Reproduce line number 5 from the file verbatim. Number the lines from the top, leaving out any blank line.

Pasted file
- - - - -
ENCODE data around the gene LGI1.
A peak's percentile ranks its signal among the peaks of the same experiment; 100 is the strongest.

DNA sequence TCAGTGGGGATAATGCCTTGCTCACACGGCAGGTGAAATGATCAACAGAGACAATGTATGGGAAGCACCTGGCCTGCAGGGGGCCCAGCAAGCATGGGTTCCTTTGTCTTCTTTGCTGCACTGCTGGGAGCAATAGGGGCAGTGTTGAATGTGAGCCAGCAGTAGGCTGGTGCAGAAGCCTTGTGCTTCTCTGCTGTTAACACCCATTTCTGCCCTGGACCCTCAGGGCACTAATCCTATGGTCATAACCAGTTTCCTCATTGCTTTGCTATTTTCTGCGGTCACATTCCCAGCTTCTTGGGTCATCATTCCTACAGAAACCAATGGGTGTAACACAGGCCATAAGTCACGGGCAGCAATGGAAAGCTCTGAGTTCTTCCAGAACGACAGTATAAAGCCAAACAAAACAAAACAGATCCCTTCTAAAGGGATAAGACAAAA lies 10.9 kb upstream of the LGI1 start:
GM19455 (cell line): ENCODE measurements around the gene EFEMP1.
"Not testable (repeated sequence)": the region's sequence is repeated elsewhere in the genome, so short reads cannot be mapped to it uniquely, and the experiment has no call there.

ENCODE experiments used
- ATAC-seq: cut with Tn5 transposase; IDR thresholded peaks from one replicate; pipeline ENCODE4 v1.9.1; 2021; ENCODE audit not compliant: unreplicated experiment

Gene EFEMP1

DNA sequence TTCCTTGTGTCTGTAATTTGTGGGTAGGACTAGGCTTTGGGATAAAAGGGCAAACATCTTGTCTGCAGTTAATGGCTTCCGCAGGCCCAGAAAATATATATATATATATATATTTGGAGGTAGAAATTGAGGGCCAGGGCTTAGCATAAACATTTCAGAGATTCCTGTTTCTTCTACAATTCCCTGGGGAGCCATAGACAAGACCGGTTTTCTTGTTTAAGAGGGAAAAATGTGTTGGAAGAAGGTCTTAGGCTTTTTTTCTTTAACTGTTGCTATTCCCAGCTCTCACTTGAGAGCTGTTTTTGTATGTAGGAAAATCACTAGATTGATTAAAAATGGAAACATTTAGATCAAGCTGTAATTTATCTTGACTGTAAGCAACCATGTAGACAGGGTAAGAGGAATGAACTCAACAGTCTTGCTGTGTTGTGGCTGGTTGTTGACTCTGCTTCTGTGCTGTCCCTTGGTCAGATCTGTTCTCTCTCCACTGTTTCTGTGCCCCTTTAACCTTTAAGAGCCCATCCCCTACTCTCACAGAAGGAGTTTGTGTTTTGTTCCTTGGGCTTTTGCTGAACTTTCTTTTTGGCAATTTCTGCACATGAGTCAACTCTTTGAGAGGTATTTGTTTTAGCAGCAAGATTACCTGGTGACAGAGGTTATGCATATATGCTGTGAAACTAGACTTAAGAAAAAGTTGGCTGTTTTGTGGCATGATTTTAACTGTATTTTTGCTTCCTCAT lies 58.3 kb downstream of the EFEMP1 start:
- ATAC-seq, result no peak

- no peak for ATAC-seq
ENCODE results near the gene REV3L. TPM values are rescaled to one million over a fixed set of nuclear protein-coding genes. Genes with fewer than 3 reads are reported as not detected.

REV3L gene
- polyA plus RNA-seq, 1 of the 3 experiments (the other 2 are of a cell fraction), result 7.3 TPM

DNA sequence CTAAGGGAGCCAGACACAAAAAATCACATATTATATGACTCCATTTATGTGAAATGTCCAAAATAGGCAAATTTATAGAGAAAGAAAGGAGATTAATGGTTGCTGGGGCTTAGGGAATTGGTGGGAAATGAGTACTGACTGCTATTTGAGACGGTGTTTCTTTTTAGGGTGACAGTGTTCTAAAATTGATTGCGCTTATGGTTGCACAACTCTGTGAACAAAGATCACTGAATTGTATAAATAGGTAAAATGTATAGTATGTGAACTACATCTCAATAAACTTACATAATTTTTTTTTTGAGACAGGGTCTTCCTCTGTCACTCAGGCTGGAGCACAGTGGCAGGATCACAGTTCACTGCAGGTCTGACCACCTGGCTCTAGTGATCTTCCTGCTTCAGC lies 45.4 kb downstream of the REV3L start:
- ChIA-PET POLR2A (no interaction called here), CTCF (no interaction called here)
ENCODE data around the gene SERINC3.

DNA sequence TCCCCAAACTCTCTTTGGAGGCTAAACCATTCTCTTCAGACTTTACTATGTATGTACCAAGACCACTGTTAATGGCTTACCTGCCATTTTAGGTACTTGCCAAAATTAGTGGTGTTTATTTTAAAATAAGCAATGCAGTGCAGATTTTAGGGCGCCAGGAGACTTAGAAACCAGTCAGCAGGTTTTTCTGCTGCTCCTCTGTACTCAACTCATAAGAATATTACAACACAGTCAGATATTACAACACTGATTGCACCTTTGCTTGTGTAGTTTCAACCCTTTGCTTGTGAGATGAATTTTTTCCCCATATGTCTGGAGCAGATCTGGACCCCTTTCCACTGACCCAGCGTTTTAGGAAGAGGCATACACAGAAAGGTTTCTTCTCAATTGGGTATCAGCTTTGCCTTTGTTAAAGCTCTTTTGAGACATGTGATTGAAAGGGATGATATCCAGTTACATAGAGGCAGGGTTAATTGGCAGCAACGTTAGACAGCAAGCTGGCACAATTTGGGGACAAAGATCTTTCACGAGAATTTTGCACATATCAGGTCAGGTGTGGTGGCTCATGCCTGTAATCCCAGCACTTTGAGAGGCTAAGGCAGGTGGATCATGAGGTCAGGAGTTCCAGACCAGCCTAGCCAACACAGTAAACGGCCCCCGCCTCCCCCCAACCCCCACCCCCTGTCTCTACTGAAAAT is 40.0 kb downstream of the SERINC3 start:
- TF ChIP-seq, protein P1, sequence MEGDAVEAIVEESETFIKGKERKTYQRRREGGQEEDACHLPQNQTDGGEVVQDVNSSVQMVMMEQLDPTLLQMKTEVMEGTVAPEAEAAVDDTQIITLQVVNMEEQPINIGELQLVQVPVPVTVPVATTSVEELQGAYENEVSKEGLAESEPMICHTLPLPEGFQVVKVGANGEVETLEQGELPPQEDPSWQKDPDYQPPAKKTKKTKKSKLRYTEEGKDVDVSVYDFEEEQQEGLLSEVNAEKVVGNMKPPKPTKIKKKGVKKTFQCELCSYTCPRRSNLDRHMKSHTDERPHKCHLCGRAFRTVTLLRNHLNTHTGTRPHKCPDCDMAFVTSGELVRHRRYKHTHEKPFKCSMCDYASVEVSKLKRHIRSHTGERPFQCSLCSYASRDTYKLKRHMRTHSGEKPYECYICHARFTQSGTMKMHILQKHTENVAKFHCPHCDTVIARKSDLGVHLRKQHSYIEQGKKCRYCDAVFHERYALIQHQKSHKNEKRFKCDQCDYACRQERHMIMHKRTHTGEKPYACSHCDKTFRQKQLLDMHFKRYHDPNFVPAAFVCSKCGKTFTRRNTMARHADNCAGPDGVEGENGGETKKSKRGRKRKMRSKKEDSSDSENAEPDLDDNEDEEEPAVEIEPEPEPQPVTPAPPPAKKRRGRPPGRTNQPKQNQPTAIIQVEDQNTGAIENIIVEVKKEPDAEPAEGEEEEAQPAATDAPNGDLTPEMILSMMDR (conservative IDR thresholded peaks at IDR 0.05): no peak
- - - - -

"Not testable (repeated sequence)": the region's sequence is repeated elsewhere in the genome, so short reads cannot be mapped to it uniquely, and the experiment has no call there.